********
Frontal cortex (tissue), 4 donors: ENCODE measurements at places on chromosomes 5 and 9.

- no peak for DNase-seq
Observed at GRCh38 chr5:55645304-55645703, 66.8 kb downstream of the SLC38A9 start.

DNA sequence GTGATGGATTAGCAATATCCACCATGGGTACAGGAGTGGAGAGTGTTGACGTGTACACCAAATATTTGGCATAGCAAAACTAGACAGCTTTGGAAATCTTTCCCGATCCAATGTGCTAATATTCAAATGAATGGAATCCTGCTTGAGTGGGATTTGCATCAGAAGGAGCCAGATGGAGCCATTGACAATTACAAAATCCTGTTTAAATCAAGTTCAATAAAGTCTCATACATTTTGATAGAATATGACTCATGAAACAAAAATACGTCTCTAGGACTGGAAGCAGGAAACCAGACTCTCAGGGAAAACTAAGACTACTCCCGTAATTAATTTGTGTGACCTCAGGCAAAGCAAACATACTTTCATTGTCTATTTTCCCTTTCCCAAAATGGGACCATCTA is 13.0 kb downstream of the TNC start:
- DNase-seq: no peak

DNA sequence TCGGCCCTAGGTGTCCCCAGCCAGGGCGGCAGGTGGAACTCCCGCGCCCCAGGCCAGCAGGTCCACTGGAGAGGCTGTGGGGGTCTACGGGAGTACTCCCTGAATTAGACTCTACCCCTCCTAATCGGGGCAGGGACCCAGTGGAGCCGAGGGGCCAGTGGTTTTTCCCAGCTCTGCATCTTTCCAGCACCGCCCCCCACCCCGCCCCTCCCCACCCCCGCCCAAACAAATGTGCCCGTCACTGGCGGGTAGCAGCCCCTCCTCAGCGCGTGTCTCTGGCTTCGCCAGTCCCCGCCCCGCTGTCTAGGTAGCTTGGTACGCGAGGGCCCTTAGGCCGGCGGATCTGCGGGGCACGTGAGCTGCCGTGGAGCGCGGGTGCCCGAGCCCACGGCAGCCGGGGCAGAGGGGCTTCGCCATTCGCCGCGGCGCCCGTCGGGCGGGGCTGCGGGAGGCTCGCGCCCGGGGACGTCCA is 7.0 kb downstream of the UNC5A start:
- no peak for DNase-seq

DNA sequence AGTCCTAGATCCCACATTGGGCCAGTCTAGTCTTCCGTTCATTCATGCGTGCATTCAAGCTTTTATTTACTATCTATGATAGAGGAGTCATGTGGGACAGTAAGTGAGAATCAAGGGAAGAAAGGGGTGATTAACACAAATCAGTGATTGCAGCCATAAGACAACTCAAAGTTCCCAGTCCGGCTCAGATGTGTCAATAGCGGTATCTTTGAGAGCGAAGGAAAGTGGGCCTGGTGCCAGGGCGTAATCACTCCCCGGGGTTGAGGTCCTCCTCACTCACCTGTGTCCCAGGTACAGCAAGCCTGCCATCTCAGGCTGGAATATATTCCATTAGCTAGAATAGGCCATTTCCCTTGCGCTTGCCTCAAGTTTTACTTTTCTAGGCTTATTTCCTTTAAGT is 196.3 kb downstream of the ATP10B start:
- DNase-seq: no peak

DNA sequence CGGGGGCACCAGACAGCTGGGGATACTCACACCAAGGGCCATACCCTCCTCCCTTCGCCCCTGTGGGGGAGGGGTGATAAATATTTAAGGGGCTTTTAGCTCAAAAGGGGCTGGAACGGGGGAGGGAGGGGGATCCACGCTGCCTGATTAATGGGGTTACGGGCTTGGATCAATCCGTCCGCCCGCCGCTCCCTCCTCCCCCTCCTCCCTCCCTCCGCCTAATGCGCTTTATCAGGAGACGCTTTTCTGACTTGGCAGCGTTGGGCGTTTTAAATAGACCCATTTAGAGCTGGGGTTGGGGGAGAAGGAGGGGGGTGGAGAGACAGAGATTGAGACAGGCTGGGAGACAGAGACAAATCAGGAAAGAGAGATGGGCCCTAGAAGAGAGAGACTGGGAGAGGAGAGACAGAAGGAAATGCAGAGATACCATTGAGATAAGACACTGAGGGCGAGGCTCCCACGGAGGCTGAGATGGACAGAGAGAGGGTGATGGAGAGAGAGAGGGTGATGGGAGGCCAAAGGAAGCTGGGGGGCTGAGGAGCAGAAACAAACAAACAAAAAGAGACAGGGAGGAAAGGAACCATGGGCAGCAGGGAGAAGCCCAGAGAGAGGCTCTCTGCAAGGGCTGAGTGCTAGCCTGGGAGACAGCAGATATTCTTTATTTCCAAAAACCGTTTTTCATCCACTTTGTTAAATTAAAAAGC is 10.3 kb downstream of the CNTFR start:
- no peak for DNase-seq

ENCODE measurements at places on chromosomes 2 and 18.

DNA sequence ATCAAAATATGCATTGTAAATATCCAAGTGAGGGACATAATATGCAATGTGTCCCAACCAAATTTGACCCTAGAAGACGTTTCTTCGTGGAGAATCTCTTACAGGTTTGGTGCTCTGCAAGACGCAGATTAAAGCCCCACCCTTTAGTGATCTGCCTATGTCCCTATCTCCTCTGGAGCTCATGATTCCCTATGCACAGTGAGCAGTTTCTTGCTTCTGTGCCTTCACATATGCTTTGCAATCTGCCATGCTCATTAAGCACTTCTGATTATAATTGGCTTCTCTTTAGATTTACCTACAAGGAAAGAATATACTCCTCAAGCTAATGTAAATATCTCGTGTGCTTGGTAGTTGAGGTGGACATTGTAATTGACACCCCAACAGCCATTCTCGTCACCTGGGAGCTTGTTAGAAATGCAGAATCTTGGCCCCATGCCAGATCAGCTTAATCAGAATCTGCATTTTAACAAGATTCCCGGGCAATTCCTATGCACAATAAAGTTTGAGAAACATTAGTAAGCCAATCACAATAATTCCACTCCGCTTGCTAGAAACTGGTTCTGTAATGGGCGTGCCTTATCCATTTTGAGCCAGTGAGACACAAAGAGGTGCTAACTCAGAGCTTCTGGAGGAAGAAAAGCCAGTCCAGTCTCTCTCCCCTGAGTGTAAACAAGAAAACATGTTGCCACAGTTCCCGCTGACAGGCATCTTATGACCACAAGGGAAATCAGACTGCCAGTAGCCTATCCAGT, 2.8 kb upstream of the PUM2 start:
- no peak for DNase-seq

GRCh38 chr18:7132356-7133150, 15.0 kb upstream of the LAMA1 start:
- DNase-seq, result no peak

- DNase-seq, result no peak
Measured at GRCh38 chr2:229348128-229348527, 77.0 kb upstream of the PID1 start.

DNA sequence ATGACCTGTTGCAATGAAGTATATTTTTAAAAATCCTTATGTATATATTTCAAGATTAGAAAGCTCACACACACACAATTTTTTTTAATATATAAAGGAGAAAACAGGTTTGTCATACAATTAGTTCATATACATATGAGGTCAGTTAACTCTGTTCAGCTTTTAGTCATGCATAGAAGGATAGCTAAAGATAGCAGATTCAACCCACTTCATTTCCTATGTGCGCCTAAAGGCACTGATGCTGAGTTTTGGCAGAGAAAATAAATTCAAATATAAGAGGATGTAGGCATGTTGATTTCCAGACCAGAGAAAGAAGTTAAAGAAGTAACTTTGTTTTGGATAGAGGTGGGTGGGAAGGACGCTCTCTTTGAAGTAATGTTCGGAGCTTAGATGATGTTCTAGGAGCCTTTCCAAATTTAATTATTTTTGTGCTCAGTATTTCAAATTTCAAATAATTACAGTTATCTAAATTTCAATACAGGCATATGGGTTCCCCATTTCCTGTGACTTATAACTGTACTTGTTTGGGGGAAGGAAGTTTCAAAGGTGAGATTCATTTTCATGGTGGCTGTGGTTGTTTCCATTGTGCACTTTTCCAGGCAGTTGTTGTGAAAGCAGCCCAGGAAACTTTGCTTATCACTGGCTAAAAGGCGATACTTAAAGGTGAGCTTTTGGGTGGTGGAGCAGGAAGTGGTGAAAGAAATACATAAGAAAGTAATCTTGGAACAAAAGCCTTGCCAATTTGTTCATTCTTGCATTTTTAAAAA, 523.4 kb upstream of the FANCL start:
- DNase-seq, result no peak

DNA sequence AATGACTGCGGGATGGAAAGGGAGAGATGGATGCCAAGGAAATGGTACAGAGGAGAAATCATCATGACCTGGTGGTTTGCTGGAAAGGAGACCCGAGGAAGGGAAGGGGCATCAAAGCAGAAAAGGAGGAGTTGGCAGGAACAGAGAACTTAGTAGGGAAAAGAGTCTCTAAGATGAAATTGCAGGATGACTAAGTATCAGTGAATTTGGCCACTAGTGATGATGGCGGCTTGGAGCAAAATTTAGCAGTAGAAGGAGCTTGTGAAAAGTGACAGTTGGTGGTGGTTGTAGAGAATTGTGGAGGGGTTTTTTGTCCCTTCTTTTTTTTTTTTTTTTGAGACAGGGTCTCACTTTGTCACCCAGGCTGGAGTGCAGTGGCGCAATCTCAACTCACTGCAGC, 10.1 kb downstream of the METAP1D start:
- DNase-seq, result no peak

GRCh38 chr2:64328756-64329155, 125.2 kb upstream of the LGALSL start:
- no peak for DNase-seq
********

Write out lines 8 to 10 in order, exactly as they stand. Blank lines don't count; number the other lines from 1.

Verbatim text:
DNA sequence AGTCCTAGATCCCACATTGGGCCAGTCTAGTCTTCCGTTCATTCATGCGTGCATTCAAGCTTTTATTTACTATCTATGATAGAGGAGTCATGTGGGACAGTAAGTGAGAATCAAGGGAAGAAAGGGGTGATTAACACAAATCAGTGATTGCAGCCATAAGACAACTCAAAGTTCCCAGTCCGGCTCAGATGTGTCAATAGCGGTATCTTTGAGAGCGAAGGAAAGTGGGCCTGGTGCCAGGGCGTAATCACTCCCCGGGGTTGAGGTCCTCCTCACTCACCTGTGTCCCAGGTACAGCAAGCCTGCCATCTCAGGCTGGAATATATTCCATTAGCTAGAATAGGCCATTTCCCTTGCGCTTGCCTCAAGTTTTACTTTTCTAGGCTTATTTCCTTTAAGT is 196.3 kb downstream of the ATP10B start:
- DNase-seq: no peak

DNA sequence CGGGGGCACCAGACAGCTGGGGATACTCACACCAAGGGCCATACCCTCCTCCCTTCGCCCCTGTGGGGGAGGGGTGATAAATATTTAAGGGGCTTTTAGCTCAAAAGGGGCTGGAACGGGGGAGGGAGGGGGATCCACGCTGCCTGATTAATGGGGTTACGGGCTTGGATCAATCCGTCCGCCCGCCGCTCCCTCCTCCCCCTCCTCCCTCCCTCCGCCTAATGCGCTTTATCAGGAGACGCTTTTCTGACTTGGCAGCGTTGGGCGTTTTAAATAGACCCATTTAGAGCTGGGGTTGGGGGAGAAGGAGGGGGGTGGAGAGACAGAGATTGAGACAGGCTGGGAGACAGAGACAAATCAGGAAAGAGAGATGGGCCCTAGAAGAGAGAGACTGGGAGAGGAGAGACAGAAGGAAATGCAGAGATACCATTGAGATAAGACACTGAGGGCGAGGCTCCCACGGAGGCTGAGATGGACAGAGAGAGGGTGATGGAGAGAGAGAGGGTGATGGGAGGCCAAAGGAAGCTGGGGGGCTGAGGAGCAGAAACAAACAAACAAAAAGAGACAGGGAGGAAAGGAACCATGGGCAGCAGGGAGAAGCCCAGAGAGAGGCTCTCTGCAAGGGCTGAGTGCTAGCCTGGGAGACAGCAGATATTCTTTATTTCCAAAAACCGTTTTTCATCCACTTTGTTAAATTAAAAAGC is 10.3 kb downstream of the CNTFR start: